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The Surprising Present Young Kids Want During Holidays

Children like to feel needed and useful (just like the rest of us).

I will never forget the holiday when I took my four-year-old son on the Polar Express train ride, to visit Santa at his local hangout, to the tree lighting ceremony, and to the Christmas story time at the library.

His dad and I chose the perfect workbench present for his construction-loving phase and stuffed his stocking with play dough, Spiderman toothbrushes, and glow sticks.

We let him open each chocolate door of the Advent calendar, listen to Christmas music, read Christmas stories, and make a ton of ornaments out of pinecones, egg cartons, and glitter.

However, when I asked him what his favorite part of the holiday was, he answered, “Helping Grandma set the table for Christmas dinner.”

Just like the rest of us, young children love to feel useful. They want to feel needed and they treasure the chance to be of service or make a meaningful contribution. They also love bonding with adults while helping out in the "grownup world."

When I look back at the season, I can see that my son lit up the most not on Santa’s lap, but when he helped Daddy shovel snow. His eyes twinkled the brightest not when he was tearing open a new Lego set, but when he was carefully cutting paper or ripping tape to help me wrap presents. Though he liked the fishing game Grandpa set up for him on Christmas, he seemed to enjoy drying the dinner dishes more. Some of his other favorite moments seemed to be when we let him put stamps on holiday cards, bake cookies, water the Christmas tree, or hang lights on the bushes.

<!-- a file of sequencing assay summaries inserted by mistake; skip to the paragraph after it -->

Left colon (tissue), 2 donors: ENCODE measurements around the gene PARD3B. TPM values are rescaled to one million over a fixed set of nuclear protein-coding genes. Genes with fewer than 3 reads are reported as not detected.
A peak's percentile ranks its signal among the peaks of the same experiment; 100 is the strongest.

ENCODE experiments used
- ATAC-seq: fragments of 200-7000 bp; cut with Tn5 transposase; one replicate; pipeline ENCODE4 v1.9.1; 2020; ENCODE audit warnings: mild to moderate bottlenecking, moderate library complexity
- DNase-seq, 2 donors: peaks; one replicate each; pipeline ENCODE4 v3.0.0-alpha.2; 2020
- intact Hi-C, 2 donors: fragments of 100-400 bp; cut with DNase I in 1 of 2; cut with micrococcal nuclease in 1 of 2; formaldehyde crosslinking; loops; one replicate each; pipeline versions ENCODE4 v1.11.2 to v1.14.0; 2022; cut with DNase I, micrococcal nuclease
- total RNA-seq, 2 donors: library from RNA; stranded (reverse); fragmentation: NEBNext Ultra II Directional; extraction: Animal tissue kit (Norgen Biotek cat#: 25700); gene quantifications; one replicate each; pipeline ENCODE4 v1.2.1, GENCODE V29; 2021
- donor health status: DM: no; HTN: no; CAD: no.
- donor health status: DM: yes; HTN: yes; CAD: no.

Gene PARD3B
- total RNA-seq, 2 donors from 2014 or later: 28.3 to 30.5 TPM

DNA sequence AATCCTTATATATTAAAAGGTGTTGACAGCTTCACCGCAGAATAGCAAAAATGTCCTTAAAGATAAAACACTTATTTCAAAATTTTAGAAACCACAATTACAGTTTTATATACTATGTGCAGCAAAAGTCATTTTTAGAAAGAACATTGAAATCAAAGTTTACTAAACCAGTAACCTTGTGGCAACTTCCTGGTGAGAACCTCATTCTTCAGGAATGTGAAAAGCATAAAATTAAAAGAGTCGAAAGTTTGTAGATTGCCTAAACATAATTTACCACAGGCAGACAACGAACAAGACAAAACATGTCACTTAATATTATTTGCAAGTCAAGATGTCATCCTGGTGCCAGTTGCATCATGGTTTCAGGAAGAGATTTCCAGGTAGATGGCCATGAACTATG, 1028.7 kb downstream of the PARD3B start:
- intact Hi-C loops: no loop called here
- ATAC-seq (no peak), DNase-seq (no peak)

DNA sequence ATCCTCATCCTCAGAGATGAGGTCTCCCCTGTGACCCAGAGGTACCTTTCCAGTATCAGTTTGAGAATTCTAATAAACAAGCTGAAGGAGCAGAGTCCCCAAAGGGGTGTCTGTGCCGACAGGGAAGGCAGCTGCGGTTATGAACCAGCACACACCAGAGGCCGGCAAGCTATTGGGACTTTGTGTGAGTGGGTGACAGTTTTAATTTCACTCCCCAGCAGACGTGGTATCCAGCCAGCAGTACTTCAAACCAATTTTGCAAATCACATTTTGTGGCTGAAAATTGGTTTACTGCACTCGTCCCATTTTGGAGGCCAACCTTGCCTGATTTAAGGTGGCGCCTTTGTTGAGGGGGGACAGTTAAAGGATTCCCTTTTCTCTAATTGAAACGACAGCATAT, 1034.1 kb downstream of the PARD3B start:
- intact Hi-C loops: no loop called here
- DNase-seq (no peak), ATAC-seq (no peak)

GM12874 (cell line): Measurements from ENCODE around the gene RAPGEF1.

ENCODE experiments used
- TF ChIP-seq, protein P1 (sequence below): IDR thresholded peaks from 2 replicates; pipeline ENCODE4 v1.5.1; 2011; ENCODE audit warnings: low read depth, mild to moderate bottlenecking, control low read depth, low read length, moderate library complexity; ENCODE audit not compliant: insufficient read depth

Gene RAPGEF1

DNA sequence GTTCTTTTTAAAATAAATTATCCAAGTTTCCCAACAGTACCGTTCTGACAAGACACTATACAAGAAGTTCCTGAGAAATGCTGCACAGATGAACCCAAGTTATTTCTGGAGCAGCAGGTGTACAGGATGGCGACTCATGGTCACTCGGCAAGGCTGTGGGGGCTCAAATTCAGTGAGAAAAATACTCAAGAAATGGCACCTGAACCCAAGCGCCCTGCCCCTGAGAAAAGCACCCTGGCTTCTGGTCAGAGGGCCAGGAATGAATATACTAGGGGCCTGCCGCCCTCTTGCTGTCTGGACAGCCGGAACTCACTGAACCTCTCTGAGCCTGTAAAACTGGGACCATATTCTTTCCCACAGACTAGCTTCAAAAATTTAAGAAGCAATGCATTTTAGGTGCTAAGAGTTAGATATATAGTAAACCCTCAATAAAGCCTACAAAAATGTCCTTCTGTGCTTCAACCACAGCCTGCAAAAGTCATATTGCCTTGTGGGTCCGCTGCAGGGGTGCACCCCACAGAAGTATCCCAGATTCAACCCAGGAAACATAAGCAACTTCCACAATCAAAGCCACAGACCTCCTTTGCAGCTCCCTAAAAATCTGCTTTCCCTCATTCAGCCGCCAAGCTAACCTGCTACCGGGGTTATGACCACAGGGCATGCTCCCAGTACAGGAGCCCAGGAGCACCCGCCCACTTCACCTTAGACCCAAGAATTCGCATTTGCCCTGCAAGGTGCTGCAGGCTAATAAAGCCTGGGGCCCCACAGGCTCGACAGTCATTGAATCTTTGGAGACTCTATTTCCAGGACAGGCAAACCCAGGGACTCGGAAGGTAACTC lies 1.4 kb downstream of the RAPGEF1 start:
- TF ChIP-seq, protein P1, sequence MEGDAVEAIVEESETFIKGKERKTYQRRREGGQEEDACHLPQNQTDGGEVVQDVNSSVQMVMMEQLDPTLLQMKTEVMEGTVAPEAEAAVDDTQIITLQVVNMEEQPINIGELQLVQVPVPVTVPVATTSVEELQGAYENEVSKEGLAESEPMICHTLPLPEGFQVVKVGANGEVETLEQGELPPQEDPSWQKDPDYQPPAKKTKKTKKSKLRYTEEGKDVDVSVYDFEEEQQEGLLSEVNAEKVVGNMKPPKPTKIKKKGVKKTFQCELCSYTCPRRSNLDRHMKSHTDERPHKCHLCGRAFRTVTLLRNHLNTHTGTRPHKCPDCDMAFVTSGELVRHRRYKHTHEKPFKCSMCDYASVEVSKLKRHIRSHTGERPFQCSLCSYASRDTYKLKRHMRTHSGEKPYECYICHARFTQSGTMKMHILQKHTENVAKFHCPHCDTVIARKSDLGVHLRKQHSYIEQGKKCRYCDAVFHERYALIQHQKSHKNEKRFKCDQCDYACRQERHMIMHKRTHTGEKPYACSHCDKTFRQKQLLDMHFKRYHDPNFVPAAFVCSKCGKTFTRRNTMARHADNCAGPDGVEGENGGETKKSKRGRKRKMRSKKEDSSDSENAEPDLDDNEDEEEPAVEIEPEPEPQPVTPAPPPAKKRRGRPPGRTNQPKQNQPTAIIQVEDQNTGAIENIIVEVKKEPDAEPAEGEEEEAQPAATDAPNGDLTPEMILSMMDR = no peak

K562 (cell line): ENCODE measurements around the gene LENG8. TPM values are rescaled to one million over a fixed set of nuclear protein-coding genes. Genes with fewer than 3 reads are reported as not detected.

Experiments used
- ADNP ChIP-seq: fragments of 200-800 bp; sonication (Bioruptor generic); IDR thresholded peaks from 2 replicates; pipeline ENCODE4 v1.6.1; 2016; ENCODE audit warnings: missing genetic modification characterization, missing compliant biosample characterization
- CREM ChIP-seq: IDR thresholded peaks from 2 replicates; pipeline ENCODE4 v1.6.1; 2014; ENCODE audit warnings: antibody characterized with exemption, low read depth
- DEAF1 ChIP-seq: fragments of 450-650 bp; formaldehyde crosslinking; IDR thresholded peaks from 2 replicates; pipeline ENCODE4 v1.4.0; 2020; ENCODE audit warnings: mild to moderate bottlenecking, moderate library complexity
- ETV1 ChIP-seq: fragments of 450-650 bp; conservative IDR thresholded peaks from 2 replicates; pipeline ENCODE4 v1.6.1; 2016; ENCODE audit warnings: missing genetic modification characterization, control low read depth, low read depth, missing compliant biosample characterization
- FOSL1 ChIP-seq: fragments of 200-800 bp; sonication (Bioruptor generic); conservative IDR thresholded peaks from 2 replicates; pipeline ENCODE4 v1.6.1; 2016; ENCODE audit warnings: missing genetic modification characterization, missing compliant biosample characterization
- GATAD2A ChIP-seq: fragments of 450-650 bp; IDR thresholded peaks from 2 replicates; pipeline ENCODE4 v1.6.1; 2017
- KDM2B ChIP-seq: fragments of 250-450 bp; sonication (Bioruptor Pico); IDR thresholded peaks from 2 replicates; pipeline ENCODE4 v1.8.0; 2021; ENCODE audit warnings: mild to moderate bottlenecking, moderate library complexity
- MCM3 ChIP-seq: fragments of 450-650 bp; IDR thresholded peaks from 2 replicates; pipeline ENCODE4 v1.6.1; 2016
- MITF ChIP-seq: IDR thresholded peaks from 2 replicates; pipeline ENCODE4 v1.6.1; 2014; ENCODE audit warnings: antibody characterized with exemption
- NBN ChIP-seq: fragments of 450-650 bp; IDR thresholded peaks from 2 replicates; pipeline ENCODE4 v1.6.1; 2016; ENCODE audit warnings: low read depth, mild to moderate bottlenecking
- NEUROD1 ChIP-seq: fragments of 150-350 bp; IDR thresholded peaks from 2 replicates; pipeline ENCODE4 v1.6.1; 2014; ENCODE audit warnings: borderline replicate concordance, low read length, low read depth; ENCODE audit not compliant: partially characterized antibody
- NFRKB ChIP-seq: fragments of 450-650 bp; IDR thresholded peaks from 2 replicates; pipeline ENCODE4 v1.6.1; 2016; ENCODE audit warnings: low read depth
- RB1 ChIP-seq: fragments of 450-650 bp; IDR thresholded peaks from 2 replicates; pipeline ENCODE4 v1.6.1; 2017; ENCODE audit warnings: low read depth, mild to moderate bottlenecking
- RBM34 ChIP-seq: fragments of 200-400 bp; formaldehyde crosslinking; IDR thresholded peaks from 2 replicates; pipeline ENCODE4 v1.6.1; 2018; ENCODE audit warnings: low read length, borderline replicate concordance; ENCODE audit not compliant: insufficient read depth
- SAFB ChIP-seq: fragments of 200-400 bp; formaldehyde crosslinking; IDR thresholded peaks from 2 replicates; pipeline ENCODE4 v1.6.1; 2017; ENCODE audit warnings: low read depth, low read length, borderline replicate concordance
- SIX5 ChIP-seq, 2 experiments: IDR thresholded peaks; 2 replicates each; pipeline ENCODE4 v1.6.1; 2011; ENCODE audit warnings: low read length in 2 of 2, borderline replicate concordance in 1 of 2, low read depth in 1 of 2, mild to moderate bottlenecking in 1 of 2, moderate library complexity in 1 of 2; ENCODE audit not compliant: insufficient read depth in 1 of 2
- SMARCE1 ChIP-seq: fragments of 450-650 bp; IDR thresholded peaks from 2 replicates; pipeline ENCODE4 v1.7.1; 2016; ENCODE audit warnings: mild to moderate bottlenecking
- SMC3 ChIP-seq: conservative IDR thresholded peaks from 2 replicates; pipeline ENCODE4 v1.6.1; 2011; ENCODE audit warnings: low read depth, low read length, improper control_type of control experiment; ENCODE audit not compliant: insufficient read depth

Remember when you proudly got to be the door-holder or the paper-passer in kindergarten? Kids light up and rise to the occasion when they have a special role. (Behavior challenges also tend to fade away when they're doing something important). Marty Rossman from the University of Mississippi also found that children who had done chores since the age of 3 or 4 were more likely to be well-adjusted, have better relationships with friends and family, and be more successful in their careers.

I learned that instead of running past a young child to get them the hottest toy or bake them the coolest-looking sugar cookie, I needed to slow down and let them help me out.

Copyright Erin Leyba, LCSW, PhD 2016

Erin Leyba, LCSW, PhD is a psychotherapist in Chicago's western suburbs. She is the author of Joy Fixes for Weary Parents (New World Library), available now for pre-order. Follow her on Facebook or sign up for free articles on research-based ways to build more joy into family life.

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